Controlling program execution

This section details a few of the fundamental language constructs for directing the order in which a program executes.

We'll refer to this as "control flow" from now on and we'll cover how to write if/else statements, how to pattern match, how to deal with the concept of looping or iterating through collections, and some error handling basics.

If, then, else

Unison's syntax for conditional logic is if true then executeThis else executeThat. Your first argument to the conditional must be an expression which returns a Boolean. This could be a code block or some condition which you'd like to test extracted in a function.

myList = [1, 2, 3, 4, 5, 6, 7] mySimpleTerm = if distributed.lib.base.Search.elem 5 myList then "high five" else "no five found" mySimpleTerm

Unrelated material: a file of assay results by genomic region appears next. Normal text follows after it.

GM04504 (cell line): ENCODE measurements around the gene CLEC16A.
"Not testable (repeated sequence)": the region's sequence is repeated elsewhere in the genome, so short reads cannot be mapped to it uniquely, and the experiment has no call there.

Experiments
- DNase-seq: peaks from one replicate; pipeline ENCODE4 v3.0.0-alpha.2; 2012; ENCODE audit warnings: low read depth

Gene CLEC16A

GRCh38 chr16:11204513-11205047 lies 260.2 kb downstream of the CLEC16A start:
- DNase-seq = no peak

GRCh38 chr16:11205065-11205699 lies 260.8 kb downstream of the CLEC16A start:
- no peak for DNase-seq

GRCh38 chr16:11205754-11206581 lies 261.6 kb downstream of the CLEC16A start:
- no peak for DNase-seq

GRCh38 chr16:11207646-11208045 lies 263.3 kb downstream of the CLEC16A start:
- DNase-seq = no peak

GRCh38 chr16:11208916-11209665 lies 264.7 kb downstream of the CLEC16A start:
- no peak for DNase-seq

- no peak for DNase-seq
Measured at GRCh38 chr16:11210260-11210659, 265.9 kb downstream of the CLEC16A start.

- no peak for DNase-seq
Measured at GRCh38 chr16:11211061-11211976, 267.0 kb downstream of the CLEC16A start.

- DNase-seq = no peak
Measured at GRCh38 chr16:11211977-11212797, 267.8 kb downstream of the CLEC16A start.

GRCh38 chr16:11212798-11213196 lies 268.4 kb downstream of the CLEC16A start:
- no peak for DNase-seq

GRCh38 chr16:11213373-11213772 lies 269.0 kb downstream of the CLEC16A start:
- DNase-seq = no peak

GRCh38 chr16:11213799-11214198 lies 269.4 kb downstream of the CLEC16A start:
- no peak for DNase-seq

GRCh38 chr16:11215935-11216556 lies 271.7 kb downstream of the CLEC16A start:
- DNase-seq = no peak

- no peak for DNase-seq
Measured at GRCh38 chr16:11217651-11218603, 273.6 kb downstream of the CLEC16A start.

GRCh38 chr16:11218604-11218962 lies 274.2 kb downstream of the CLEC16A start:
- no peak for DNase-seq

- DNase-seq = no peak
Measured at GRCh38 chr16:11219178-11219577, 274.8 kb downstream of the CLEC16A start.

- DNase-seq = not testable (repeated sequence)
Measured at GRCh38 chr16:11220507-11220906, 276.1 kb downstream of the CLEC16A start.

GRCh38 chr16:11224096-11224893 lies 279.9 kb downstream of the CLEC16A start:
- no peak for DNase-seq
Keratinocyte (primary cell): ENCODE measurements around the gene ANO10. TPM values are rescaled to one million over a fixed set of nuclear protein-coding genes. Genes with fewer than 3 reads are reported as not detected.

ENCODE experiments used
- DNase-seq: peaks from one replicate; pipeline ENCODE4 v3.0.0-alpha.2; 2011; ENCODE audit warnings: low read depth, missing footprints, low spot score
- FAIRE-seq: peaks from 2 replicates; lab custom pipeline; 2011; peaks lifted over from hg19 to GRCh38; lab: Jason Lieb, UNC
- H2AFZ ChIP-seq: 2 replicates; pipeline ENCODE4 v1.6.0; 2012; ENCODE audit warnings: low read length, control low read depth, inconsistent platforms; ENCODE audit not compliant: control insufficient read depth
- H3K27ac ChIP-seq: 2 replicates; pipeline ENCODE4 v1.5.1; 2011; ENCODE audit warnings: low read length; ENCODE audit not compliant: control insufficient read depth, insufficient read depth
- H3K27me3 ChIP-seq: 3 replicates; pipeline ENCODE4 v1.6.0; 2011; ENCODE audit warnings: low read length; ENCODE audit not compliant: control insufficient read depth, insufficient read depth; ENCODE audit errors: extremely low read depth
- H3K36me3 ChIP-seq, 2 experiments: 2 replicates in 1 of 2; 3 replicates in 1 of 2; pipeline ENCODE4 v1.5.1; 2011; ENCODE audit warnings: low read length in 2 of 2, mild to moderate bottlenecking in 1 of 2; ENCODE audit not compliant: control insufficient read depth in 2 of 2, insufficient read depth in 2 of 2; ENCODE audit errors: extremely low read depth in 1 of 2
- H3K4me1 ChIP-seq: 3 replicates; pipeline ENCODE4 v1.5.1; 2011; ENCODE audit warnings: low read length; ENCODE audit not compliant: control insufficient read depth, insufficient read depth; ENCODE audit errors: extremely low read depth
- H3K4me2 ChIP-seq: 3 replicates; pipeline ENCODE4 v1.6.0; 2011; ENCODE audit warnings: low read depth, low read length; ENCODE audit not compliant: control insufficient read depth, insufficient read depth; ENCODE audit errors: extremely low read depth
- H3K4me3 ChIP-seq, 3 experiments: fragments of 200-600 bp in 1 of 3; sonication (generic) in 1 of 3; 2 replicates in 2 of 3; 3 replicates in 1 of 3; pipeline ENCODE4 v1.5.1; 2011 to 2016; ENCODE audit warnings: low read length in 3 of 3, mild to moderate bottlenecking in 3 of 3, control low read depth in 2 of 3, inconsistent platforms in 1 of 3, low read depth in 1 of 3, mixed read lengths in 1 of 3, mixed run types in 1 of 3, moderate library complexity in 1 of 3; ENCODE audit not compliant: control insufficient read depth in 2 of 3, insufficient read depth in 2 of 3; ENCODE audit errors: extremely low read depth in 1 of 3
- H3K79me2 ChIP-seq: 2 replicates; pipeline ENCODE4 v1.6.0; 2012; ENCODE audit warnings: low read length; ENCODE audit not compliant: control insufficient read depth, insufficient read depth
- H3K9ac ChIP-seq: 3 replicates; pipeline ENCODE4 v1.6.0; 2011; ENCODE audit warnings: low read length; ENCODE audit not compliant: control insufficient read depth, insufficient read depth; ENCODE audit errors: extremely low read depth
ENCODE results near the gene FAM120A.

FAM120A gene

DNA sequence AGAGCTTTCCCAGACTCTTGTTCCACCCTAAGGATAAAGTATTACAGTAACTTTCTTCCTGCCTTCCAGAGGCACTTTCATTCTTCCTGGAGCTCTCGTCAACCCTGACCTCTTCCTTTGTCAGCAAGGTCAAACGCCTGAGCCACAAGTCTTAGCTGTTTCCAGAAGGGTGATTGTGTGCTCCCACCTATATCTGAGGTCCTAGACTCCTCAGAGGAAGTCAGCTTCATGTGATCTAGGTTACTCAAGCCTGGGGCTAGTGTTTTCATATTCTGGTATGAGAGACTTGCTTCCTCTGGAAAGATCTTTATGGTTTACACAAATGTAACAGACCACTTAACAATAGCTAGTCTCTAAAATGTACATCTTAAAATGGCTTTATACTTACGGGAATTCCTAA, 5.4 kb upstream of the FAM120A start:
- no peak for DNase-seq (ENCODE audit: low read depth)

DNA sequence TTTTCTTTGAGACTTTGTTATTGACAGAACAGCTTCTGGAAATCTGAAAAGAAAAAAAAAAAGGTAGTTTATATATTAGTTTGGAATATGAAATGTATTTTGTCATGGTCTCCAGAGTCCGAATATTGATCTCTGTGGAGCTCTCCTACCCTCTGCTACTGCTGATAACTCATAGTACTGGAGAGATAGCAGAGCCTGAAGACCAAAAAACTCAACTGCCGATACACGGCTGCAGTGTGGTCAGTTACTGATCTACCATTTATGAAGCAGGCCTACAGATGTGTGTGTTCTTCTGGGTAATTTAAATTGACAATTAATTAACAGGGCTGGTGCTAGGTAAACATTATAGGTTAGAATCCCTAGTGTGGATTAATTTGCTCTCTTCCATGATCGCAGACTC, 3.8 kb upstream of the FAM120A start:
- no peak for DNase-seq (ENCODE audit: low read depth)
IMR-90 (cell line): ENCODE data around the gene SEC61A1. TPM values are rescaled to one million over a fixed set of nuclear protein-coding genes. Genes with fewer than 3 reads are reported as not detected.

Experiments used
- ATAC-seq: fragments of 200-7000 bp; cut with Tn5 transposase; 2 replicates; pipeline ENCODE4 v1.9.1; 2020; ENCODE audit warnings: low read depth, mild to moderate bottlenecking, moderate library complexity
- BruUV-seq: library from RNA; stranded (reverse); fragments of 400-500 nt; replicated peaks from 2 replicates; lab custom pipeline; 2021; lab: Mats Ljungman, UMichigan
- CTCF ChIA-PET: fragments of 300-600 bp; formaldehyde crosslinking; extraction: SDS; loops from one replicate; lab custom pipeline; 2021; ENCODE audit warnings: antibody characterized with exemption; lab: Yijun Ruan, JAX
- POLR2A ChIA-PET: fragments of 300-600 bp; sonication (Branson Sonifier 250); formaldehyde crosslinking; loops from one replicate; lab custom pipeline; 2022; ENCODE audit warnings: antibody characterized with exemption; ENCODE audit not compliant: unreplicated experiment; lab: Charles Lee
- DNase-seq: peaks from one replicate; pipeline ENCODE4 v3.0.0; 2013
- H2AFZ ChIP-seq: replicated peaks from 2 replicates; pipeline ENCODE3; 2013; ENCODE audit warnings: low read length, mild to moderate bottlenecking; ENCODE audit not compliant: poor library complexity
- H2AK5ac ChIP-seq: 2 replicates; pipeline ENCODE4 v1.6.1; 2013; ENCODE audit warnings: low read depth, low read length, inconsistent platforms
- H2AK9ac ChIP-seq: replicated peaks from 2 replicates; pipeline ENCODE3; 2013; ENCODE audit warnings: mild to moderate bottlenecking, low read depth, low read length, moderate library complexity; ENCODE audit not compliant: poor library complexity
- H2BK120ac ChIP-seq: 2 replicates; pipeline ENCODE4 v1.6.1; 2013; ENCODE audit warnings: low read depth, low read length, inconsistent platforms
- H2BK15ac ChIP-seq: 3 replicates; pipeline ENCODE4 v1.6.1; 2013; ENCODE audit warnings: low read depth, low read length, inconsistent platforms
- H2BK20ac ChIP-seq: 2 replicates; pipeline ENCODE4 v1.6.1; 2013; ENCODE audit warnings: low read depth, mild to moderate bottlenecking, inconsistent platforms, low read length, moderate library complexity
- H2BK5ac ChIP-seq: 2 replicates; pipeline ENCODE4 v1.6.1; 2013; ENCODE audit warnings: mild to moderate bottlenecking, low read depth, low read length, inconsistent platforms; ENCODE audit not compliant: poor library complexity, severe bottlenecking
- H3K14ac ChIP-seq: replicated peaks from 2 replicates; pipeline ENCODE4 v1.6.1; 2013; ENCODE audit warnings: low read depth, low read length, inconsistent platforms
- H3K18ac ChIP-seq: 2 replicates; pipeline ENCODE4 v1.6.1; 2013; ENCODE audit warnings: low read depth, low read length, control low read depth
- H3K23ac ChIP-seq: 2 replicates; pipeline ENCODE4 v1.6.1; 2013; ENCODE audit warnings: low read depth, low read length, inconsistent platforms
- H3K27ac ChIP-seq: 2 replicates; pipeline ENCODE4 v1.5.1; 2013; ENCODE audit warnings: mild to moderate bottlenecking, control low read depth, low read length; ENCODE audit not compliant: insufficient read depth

"high five"

If we wanted many if/else statements expressing multiple conditions, we'd express it with successive else if blocks:

myList = Nat.range 0 99 myListTest = if distributed.lib.base.Search.elem 100 myList then "100 found" else if List.any (elem -> Nat.mod elem 2 === 0) myList then "Even found" else "Condition not met" myListTest
"Even found"

Boolean Expressions

Boolean values can be combined with operators like Boolean.and, also represented as && in Unison and Boolean.or, also represented as ||.

false && (base.bug "oh no")

For an expression where the first argument to && is false, as in the one above, the latter argument will never be evaluated.

true || (base.bug "oh no")

For an expression where the first argument to || is true, the latter argument will never be evaluated.

To negate a boolean value, use Boolean.not.

Boolean.not true